At the centre of Jeju stands Hallasan, a massive shield volcano, its gentle slopes dotted with parasitic cones and plastered with an astonishingly rich array of plants. At 1950m above sea level, and the highest mountain in South Korea, it holds a rather special place in the hearts of most home-grown hikers. It’s also a national park, World Heritage site and Biosphere Reserve, and was our main reason for visiting Jeju. Yet we almost missed the mountain altogether, after a near-spectacular blunder on my part: a mandatory reservation system was introduced for the summit trails a couple of years ago, not something to discover for the first time the evening before your planned hike.

The best Hallasan hiking route with kids

There are two main routes up Hallasan: the Seongpanak – slightly longer and more sheltered – and the Gwaneumsa – shorter but steeper. We opted for the Seongpanak, and arriving early in the morning by taxi from Jeju city – after reservation codes and passports had been checked – we set off on the broad trail through mixed woodland.

Once up above the forest cover, emerging onto the steeper slopes of the summit cone, the wind hit us like a battering ram. We’d been told to expect some ice on the summit, so we were layered up, but the cold was still piercing. Although the path itself remained easy – wooden boardwalks and broad steps – and we soon reached the crater rim, overlooking Baengnokdam lake. By this point it was difficult to stand up, and the handrails were fringed with frost. Regardless, hikers continued to form a long, orderly queue for selfies in front of the summit stone.

Collect fresh tangerines on Jeju before (and after) your hike

Jeju also has some spectacular lava tubes, as well as basalt columns which plunge into the sea like an Asian Giant’s Causeway. We visited the latter, along with the Cheonjeyeon waterfalls, on our day in the south. Although it was really something much simpler which stole the show on that visit: Jeju’s juicy, sweet, and delicious tangerines. We bought a bag from a grove near the entrance to the falls, and ate them so quickly that we had to go back and buy another one after our walk.

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Haedong Yonggungsa Temple, Busan

Catch a bullet train to Busan: the largest port in South Korea

After Jeju, we spent the best part of three days in Busan, South Korea’s second city and largest port. One of the best of all introductions to Busan, is via the Busan Air Cruise: a cable car spanning the bay of Songdo beach. Go in the evening for fabulous views of the city and make sure you get one of the crystal floor cabins. On our first afternoon here we headed to Jagalchi market, which sprawls alongside Busan port in a succession of stalls selling every kind of fish and shellfish imaginable. In fact, it’s the largest seafood market in South Korea, which was quite interesting for us adult vegetarians, and quite nauseating for our vegetarian 13 year old.

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Jagalchi Market, Busan, South Korea

But it was nearby Gukje market that we headed to repeatedly for vegetarian bibimbap, served sizzling in cast iron bowls with lashings of kimchi and other side dishes. Korean food is marvellous and a reason to visit in itself. Along with all the seafood, warming broths and traditional barbecue, there’s endless street food to try from jeon (pancakes) made from leek, potato, seafood or mung-beans to gukhwa-ppang (flower-shaped pastries filled with sweet red bean paste).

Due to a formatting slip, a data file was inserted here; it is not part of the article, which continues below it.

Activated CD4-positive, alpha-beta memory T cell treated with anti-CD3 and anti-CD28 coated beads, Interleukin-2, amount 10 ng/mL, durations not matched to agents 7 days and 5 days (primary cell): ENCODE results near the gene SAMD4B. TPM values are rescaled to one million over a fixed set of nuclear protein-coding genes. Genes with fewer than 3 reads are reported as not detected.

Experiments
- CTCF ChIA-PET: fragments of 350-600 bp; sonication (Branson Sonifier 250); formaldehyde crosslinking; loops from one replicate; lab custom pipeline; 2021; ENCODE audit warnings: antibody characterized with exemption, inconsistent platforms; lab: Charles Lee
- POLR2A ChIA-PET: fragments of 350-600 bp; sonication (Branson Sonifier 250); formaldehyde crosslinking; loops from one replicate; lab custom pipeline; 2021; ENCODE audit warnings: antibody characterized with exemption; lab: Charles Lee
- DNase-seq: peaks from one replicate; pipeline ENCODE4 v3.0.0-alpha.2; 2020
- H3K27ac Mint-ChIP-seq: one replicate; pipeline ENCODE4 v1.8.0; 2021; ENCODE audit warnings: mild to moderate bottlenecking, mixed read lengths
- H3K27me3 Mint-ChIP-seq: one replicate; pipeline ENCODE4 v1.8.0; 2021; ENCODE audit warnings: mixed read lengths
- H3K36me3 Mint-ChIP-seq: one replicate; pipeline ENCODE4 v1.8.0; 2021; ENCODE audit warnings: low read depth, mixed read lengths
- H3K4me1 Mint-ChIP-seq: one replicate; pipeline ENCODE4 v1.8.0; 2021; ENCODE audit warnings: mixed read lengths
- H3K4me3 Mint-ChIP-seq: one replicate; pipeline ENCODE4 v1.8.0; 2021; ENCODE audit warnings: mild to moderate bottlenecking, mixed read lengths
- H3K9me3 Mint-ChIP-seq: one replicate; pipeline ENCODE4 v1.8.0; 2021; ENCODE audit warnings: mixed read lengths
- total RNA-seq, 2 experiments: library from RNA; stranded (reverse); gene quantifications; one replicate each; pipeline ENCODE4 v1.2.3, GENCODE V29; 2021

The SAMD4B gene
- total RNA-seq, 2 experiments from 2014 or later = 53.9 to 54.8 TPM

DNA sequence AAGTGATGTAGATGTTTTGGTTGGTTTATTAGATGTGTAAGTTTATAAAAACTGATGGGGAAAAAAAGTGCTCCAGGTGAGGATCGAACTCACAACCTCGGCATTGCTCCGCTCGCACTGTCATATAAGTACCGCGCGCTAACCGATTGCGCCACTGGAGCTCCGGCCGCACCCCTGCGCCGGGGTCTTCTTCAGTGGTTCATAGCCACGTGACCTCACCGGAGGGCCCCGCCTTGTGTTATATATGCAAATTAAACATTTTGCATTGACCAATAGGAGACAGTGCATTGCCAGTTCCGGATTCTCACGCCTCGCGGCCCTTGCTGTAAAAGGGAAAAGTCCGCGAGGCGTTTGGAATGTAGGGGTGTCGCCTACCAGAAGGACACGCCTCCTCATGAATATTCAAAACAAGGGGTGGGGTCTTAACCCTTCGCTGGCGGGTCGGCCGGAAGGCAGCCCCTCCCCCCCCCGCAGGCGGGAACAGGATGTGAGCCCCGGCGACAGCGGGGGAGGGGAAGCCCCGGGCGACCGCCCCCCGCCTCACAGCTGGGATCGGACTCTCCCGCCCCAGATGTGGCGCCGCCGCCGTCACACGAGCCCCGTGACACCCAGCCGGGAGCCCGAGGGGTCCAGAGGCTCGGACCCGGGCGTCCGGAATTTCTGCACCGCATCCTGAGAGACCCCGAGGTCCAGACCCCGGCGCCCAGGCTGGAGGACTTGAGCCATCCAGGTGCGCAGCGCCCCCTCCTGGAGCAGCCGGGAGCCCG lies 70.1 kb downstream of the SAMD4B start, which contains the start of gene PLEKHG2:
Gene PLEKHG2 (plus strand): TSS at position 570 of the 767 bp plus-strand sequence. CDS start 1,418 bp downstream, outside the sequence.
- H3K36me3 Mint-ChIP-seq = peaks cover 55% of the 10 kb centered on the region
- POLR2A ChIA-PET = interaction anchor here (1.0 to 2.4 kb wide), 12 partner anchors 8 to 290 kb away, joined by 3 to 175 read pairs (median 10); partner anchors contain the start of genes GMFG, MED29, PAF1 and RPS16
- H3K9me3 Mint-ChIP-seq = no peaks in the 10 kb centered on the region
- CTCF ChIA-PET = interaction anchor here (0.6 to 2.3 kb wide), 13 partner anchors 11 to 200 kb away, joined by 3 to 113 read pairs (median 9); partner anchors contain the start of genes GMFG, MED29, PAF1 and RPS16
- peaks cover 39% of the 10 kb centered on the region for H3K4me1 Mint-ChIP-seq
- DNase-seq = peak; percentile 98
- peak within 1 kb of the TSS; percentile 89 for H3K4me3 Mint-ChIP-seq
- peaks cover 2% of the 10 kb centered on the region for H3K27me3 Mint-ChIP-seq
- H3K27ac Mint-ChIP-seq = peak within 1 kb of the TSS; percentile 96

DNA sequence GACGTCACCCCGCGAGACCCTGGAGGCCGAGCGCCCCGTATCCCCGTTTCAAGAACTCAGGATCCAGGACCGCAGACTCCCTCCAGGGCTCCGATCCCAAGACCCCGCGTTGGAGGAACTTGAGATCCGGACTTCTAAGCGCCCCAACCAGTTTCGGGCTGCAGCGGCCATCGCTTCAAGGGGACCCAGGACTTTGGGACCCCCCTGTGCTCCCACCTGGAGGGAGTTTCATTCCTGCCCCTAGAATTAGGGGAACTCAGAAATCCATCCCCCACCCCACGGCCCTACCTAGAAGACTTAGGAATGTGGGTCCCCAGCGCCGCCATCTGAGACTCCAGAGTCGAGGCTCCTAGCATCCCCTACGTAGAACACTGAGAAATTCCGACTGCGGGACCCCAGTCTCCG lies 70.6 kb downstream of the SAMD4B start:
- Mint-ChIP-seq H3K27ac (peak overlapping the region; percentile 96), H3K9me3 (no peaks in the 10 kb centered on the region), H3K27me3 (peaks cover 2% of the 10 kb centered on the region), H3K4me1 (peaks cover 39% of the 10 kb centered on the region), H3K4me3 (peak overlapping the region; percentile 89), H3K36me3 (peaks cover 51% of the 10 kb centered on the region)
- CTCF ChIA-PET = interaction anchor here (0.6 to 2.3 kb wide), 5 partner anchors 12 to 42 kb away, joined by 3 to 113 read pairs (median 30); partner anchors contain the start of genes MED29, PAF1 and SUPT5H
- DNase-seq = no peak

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Gamcheon street art, Busan

Don’t miss colourful and cascading Gamcheon Cultural Village

We headed out to the Haedong Yonggungsa Temple in Busan too – unusual in that it was built by the sea, rather than in the mountains – returning by taxi over the 7km long Gwangan suspension bridge. And we also spent a day in the rather wonderful Gamcheon Cultural Village which lies west of the city centre in a sea of brightly coloured houses, cascading down the hillside like something transposed from Italy’s Amalfi coast.

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Gamcheon Village, Busan

The steps here are steep and the streets narrow, but rewardingly, most lead to sculptures and art installations, as well as souvenir shops and galleries. Then all too soon, it was time to leave. We took the bullet train back to Seoul, travelling the length of South Korea in an incredibly smooth two and a half hours, before spending our final night in the city, out and about in the buzzy young neighbourhood of Hongdae.

How to plan a family holiday in South Korea

How to get there

Direct UK flights to Seoul take from 12 hours, 40 minutes

Where to stay

Hotel Gracery, Seoul, from £80 per person, per night

Book Hotel Gracery

Commodore Hotel Busan, family room from £90 (2 adults, 2 children)

Book Commodore Hotel Busan

LOTTE City Hotel Jeju, family room from £114 (2 adults, 2 children)

Book LOTTE City Hotel Jeju

Good to know

All travellers to South Korea require K-ETA (Electronic Travel Authorisation)
A pre-entry Q-code is also required
Don’t forget to apply for K-ETA and Q-code online before travel.

Seoul Metropolitan Subway is efficient and cheap. Signage is multi-lingual and, if you buy a T-Money card at the airport, you can top it up and use it for metro travel in Seoul, Busan and Jeju.

Book bullet trains between Seoul and Busan through Korail.

If hiking on Hallasan, remember to complete the advance reservation process.

Original images © Rudolf Abraham 2023